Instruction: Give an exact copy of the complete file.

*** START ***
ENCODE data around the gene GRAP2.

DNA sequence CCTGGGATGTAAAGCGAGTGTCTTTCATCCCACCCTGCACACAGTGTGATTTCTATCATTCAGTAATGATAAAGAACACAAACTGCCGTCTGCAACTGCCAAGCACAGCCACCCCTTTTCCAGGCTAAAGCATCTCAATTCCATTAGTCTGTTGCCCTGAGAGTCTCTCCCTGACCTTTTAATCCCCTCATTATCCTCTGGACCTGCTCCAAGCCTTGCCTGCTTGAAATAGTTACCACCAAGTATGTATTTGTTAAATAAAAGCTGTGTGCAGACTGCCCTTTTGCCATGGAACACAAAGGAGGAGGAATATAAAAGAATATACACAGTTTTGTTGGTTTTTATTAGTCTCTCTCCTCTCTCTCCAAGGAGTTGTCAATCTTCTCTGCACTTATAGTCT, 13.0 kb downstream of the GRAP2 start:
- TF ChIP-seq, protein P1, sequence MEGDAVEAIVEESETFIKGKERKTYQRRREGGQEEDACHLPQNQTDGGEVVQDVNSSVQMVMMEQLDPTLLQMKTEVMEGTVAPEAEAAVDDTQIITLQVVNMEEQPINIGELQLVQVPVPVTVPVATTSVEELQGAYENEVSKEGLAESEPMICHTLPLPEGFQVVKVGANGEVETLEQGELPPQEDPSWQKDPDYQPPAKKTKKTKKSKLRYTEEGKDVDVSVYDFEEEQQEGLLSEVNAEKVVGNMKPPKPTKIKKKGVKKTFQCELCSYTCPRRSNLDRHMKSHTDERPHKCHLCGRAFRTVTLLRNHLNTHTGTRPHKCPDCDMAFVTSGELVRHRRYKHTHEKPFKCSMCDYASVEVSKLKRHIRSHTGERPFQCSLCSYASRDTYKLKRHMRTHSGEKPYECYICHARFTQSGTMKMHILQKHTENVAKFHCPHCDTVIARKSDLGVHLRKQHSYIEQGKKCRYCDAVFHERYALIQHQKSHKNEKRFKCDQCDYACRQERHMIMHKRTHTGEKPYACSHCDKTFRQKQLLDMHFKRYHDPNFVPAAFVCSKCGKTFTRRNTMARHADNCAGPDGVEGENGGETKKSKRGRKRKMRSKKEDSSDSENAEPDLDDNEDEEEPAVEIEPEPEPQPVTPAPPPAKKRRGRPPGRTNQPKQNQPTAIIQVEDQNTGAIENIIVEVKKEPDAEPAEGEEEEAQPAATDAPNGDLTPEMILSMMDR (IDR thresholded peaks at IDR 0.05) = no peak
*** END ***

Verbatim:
ENCODE data around the gene GRAP2.

DNA sequence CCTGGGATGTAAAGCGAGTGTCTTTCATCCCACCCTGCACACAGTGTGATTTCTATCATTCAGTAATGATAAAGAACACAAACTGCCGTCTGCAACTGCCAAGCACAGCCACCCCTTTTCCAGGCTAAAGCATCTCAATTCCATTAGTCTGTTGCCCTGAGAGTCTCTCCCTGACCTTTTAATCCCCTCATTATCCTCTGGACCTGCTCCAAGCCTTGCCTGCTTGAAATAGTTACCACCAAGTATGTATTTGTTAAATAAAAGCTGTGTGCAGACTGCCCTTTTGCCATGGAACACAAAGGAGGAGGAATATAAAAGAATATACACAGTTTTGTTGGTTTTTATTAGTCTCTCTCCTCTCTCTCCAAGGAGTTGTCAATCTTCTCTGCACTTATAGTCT, 13.0 kb downstream of the GRAP2 start:
- TF ChIP-seq, protein P1, sequence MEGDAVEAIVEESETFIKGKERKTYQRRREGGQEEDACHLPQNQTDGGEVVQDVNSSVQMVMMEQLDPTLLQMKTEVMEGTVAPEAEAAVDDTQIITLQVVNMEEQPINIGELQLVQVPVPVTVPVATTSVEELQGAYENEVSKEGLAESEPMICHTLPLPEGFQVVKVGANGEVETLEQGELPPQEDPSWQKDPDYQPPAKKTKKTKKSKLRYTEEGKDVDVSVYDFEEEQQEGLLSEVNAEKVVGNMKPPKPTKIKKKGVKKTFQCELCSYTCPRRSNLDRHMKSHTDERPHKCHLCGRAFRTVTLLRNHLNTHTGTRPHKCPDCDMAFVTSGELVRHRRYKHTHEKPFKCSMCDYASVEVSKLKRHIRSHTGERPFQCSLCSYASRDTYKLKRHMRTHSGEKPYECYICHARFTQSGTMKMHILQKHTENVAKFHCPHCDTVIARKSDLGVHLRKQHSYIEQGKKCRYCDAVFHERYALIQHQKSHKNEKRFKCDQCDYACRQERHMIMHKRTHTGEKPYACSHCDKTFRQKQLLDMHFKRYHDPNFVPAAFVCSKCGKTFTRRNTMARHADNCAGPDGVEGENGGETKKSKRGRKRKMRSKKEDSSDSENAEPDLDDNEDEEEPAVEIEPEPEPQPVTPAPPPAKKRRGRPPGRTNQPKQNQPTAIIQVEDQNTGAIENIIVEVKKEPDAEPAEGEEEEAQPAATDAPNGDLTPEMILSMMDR (IDR thresholded peaks at IDR 0.05) = no peak